In a PL/SQL block, if you are querying a database table, you need to declare data variables to hold column values returned from the query. The variables can be declared of the same explicit datatype as the column in the table.
Let’s say we create a table:
create table dept ( deptno number(2), deptname varchar2(20));
Now we have a procedure Proc1, which queries the “dept” table to get the department name for a given deptno. The code is as follows:
create or replace procedure proc1 as v_deptname varchar2(20);begin select deptname into v_deptname from dept where deptno = 10;exception when no_data_found then raise_application_error(-20001,'Dept 10 does not exist');end;
This procedure will work fine until the table definition gets altered, such that the column “deptname” reaches varchar2(30) . If the department name for deptno =10 is longer than 20 characters in the table, then the procedure will raise an unhandled exception of “Value Error” because the variable v_deptname cannot hold more than 20 characters. If you have lots of procedures with v_deptname declared as varchar2(20), you will need to modify all the procedures.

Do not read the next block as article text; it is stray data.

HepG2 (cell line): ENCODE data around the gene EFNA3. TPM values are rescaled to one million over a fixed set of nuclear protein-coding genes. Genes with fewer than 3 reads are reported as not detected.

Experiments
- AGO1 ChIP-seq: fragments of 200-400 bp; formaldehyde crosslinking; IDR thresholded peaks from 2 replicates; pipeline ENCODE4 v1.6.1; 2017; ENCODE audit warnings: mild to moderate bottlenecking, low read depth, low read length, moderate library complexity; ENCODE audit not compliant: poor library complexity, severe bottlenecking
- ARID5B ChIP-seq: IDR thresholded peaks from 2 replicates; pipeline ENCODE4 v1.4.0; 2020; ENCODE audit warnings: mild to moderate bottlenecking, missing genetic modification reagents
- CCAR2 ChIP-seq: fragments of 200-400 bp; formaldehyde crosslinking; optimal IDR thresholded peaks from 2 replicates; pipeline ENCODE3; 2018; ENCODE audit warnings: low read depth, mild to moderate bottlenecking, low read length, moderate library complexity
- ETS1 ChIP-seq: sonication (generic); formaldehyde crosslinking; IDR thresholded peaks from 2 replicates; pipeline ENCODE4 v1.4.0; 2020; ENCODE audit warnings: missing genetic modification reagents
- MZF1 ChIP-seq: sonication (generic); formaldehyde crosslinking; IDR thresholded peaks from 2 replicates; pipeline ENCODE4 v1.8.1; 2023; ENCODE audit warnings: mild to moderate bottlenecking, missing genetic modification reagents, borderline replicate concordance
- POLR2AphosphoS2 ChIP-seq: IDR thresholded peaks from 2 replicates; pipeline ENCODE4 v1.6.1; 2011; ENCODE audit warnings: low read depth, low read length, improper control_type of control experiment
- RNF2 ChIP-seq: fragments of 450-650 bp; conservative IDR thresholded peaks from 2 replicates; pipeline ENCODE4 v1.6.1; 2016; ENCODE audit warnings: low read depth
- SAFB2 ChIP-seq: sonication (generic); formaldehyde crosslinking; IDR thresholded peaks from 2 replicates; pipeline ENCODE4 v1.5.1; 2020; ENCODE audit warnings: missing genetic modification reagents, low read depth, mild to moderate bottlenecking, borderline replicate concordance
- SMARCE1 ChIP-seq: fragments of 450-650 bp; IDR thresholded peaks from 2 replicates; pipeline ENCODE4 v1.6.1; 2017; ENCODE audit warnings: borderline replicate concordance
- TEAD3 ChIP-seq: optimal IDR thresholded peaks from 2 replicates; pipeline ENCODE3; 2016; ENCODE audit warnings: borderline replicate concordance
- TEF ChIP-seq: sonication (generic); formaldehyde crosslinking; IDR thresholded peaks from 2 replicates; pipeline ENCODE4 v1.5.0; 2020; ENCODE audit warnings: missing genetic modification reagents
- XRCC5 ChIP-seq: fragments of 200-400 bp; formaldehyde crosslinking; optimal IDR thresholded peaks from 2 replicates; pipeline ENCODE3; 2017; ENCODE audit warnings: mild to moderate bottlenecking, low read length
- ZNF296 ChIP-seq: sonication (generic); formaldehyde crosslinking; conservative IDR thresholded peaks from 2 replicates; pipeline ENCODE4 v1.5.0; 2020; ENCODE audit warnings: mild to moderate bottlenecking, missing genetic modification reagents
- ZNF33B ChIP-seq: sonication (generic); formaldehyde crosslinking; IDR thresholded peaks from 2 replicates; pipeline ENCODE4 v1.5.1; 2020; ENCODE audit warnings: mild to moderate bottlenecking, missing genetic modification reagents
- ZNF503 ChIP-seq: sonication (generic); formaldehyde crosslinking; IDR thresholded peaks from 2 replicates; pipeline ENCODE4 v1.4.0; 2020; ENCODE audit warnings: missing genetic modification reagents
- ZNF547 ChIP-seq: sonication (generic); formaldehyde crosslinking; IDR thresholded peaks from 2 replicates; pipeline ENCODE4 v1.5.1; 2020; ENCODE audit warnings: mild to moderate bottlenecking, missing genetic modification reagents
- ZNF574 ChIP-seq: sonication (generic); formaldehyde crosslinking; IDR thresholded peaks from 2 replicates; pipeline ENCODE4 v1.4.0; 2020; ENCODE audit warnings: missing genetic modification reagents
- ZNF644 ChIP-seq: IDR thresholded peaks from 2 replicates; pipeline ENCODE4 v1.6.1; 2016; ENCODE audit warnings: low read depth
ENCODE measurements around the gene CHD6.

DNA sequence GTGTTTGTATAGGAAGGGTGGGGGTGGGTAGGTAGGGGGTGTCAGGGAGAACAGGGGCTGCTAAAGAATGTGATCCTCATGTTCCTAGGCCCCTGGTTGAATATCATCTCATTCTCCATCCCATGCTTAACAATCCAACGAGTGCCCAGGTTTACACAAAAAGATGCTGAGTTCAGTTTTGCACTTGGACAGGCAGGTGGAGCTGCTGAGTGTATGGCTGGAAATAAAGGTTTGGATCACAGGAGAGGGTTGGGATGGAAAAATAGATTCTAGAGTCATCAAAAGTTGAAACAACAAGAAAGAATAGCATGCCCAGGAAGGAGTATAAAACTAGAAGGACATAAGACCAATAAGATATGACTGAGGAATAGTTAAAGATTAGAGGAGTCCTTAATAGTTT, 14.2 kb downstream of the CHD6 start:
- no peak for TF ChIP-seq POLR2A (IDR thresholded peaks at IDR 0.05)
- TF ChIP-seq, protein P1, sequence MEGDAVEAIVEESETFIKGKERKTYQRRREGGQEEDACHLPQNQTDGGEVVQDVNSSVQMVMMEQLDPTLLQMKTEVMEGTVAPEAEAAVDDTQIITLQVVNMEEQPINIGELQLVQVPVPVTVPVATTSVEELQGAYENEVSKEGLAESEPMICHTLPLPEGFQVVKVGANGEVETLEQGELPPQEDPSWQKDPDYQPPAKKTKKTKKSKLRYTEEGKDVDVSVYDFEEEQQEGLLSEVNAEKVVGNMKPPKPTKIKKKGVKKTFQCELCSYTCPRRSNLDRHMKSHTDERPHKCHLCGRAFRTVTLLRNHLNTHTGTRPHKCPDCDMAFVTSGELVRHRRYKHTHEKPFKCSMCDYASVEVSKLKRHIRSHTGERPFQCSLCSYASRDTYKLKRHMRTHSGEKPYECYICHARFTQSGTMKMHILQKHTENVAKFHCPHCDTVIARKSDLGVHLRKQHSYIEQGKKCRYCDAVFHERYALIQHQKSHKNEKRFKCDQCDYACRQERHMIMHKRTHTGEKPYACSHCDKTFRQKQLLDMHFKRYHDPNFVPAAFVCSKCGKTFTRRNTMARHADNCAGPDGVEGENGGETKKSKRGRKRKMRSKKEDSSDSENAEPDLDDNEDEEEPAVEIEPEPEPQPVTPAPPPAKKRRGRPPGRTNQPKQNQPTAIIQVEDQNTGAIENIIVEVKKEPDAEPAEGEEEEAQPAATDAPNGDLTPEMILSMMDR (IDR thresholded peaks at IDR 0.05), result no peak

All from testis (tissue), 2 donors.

To get around this painful process, you should declare the variables as the column type rather than the explicit datatype of the column. See the declaration below:
Now if the column size is altered, you are not required to change any of the procedures—only recompile them. The %TYPE will automatically assign the datatype of the column to v_deptname.